1. Get Gear'd Up! Enter to WIN $1000 in gear!

    Please Click Here for full details and to enter. You will need to be registered and logged in to view the details and to participate.

    Thanks and good luck to everyone

Thirty Years in 3 Hours

Discussion in 'Vietnam Memories Forum' started by Guest, Mar 8, 2003.

  1. Guest

    Guest Guest

    Misterstan
    Moderator
    Posts: 156
    (5/21/01 3:51:08 pm)
    | Del All Thirty Years in 3 Hours
    --------------------------------------------------------------------------------
    He was from Wisconsin and I was from Minnesota when we both joined the Navy. We served together in the Mekong Delta area of Vietnam on board the USS MARK (AKL-12), a Navy light cargo ship. He was an Electronics Technician specializing in Radar (ETR2) and I was the ship’s Yeoman (YN2).

    We met once again on the Internet in April, 2000. I came across a web site representing the “Brown Water Navy” in Vietnam called the Mobile Riverine Force Association (MRFA). I have never joined any veteran’s organizations because they just didn’t seem right for me. After reading the book STOLEN VALOR, I can understand why. I have since become a member of the MRFA. (www.mrfa.org )

    One day in late September, 2000, I got an email message from Dan saying his business was bringing him to Detroit, Michigan, for a couple of days. Maybe we could get together.

    That’s when the question of “Who am I and why am I here?” began to take over my consciousness. Just what have I done with my life in the past 30 years and who have I become? I have been married for almost 29 years and my wife and I have no children. My wife works as the Director of a Children’s Day Care Center not far from our home and I work with computers from my house. I call my business “Mr. Stan’s Computer Services” because when I sub as a teacher in a computer class at school or when I do computer work at the Day Care Center, everyone calls me “Mr. Stan”.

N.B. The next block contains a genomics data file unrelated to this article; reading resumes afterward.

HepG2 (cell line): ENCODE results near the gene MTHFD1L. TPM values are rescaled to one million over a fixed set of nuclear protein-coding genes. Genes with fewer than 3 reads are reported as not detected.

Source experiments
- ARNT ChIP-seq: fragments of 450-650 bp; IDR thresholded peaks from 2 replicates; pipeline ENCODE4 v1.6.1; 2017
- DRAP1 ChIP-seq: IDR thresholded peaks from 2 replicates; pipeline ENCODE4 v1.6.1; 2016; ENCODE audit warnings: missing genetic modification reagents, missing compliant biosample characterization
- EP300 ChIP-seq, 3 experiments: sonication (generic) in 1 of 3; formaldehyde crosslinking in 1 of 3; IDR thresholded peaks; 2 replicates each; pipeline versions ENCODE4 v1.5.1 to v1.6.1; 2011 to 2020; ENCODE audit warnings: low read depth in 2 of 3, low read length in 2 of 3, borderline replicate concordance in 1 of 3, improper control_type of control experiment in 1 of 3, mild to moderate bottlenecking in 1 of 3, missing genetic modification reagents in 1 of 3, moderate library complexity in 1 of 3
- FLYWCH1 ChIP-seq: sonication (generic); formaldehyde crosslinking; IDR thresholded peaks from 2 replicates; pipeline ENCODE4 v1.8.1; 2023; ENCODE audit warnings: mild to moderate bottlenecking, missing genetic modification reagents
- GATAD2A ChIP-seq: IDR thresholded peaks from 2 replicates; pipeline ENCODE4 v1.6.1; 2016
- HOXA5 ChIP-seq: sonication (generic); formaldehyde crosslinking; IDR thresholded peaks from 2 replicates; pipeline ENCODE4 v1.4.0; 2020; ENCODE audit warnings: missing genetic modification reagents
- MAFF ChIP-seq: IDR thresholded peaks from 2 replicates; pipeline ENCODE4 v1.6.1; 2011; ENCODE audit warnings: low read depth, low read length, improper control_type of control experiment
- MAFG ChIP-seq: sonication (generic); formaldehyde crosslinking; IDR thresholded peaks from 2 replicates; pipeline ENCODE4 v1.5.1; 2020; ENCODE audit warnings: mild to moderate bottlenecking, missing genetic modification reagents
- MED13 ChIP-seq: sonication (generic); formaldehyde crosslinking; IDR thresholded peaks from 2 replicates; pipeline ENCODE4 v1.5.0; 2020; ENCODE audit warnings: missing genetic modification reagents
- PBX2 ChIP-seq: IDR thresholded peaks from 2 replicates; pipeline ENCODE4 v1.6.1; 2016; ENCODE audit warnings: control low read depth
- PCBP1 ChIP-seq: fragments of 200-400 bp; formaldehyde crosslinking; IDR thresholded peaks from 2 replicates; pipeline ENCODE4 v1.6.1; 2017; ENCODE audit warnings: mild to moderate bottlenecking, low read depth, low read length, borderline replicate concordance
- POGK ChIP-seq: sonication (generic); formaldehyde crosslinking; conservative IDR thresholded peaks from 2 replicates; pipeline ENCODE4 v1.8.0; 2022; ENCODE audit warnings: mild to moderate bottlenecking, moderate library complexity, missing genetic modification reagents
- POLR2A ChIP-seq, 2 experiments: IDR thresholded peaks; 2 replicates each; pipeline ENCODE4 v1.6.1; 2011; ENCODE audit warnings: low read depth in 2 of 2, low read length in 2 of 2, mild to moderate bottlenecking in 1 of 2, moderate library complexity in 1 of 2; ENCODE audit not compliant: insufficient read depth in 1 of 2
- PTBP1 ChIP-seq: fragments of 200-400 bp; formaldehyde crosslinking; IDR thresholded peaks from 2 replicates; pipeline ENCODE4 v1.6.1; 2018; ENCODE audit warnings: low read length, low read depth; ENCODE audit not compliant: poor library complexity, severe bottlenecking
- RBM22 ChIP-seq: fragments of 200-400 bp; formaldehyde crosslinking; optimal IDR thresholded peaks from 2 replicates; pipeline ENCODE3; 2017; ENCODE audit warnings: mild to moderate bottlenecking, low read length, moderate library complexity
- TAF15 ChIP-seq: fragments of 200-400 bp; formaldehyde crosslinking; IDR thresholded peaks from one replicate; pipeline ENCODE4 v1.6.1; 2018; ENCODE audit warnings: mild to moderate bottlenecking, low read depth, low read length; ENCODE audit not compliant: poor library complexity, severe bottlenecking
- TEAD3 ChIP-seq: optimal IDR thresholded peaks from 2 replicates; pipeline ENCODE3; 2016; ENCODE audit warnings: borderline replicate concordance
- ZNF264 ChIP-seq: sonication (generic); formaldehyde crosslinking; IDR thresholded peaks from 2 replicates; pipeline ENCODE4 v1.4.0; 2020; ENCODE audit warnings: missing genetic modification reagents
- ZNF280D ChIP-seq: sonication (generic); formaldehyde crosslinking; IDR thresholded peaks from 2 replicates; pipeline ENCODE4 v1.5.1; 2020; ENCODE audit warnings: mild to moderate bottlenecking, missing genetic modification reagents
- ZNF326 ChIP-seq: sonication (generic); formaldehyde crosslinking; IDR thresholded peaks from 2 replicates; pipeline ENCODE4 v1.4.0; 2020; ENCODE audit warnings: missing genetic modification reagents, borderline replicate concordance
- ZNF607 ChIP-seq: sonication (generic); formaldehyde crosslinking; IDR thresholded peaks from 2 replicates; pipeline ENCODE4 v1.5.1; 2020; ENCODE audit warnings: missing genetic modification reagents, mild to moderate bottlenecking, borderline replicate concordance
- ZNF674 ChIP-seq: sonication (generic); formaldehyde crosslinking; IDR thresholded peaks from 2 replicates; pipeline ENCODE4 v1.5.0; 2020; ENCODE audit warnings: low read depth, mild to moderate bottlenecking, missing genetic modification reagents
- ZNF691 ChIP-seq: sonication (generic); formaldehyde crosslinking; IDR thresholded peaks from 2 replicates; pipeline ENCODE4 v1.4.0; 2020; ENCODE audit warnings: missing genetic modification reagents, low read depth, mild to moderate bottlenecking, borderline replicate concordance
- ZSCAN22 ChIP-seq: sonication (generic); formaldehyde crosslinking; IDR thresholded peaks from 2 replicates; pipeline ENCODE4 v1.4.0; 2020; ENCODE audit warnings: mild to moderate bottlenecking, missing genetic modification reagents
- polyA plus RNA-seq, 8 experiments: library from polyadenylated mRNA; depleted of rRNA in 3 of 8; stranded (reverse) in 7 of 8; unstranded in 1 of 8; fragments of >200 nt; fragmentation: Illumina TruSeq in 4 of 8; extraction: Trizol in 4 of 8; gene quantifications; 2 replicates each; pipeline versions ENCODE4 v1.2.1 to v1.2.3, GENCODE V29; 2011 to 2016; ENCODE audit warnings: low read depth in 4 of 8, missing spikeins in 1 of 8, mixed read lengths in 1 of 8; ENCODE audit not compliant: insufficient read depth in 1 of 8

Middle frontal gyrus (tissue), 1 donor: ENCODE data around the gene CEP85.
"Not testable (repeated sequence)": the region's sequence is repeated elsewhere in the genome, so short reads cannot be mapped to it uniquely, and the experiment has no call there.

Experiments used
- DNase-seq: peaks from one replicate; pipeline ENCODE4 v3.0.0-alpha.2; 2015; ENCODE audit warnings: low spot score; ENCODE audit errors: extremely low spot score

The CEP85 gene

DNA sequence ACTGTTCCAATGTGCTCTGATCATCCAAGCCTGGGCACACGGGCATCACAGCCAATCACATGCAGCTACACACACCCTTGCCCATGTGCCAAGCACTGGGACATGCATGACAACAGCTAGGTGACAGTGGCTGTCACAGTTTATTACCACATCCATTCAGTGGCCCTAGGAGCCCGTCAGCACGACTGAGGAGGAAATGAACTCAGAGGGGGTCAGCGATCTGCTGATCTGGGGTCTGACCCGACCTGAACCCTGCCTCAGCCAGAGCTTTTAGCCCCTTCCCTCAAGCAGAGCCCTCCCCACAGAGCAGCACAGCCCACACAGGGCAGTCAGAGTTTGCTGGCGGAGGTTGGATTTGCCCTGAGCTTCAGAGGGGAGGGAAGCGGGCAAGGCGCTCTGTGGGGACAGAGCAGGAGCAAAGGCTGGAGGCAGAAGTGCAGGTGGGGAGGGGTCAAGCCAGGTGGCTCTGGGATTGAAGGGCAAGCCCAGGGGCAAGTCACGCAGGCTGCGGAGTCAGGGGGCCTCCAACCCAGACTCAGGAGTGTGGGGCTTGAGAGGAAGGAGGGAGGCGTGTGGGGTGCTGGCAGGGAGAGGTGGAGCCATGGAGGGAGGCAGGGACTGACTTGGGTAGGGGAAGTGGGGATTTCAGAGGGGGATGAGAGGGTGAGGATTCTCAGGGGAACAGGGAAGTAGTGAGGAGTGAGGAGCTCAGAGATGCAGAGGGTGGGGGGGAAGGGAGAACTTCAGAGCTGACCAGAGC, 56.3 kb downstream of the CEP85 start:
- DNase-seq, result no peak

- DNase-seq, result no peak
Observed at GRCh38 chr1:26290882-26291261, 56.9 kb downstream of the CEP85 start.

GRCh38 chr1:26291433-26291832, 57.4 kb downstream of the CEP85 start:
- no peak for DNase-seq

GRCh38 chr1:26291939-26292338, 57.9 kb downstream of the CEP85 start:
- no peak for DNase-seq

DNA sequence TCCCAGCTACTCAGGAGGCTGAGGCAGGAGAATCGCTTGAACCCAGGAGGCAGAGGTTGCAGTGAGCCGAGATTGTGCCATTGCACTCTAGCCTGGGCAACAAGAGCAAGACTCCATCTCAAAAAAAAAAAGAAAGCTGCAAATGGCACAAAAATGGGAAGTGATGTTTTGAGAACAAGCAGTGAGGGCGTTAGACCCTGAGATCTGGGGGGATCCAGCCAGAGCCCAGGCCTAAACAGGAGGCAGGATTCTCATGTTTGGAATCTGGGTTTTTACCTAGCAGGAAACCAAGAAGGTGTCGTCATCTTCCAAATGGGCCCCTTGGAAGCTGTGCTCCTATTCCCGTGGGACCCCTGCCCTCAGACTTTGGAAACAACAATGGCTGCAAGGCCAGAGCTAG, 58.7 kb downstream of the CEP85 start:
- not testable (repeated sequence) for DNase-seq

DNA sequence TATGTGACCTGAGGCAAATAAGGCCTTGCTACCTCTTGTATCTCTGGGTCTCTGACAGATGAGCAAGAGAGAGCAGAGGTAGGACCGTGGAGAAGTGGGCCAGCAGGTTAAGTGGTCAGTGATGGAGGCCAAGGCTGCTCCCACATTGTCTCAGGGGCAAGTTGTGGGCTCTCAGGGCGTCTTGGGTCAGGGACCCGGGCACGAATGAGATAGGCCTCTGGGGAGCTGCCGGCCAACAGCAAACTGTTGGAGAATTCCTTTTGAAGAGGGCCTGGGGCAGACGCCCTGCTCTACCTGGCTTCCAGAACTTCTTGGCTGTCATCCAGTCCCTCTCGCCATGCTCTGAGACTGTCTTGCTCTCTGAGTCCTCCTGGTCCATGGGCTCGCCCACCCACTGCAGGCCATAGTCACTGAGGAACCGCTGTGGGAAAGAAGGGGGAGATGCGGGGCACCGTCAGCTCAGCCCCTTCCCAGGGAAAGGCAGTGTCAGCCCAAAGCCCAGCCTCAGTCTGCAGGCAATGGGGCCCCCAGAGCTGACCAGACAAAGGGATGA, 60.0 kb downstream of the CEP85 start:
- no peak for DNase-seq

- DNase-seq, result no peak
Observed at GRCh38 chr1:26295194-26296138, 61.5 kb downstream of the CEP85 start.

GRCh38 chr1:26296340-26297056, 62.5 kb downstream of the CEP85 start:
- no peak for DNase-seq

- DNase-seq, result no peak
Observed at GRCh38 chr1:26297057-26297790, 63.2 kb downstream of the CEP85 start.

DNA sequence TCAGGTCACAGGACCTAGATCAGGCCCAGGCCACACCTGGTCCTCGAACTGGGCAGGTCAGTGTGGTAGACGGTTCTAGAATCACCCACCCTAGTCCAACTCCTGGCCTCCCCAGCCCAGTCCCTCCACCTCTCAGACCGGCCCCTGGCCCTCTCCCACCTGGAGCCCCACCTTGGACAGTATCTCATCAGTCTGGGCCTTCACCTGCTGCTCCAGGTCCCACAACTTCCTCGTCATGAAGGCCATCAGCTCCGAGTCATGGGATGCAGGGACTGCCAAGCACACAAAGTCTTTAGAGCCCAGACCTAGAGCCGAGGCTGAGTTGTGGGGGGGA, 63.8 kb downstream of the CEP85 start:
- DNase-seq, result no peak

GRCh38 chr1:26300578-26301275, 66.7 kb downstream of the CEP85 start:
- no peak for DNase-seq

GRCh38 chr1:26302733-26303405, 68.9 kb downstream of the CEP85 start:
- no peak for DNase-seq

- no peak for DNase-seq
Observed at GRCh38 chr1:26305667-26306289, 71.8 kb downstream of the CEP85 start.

I guess I have become “Mr. Stan the Computer Man”.

    I answered his email with my full address including my phone number at home as well as my cell phone number. I told him I would do whatever was necessary for us to get together. I would be happy to meet with him at anytime or anyplace even if he could only spare a few minutes.

    One afternoon in late September, 2000, as I was monitoring three different auctions of computer equipment I was buying on eBay, my cell phone started ringing. It was 5:04 P.M. and only a hand full of people had that number….

    “Hi, Stan. This is Ninedorf. I am about an hour out of Detroit and I will be staying at the Super 8 Motel in Roseville on Erin Street. I’ll call you again when I get there”. Wow, it was really happening! And he was staying at a motel less than 5 miles from my house!

    As any mature adult veteran would do at a time like this, I immediately placed a call to my wife at work. She would be home in about 45 minutes. She suggested we could all have dinner at our favorite restaurant.

    Dan called back and said he was in room 108. I told him my wife and I would see him in about 15 minutes. When we pulled up at the motel, we noticed a middle aged man walking from a his car and entering the motel. He was about 5 feet 6 inches tall with a full beard and his clothing was loose fitting and well worn. He was wearing a red bandanna around his neck.

    My wife said that if that was Dan, she was staying in the car. We both went into the motel and asked permission to visit their customer in room 108. I knocked on his door and it was opened by a man about 5 feet 5 inches tall with gray hair and a full beard. He was well dressed and his firm handshake and warm smile told me he was as happy to see me as I was to see him. His first comment was, “It looks like you have put on some weight too”.

    I introduced my wife to him and then he showed us all his Vietnam memorabilia spread out over the top of his bed. We studied all the pictures and mementos that he had saved. It was really true. I had been to Vietnam a lifetime ago and all his stories and pictures brought the memories back to life in vivid detail.

    Then I asked him about his trip to Detroit and his upcoming meeting with Detroit Edison. At 8:00 A.M. the next morning he would demonstrate a bi-spectral camera manufactured in Israel that could show leakage from high voltage lines and equipment not seen by the naked eye. This device will pinpoint the discharges that can lead to radio interference and eventual equipment failure long before it happens. Dan seems to be a very confident and pleasant individual and I hoped he did well on his sales call.

    Then off we went to grab a bite to eat. My wife offered him the front seat in our car and he refused saying he would be more comfortable riding in the back. (I wonder if that other guy would have been such a gentleman?).

    At the restaurant we got started talking about old times when the waitress asked if we were ready to order. We politely asked for more time. We had to ask for more time once again before we finally placed our order.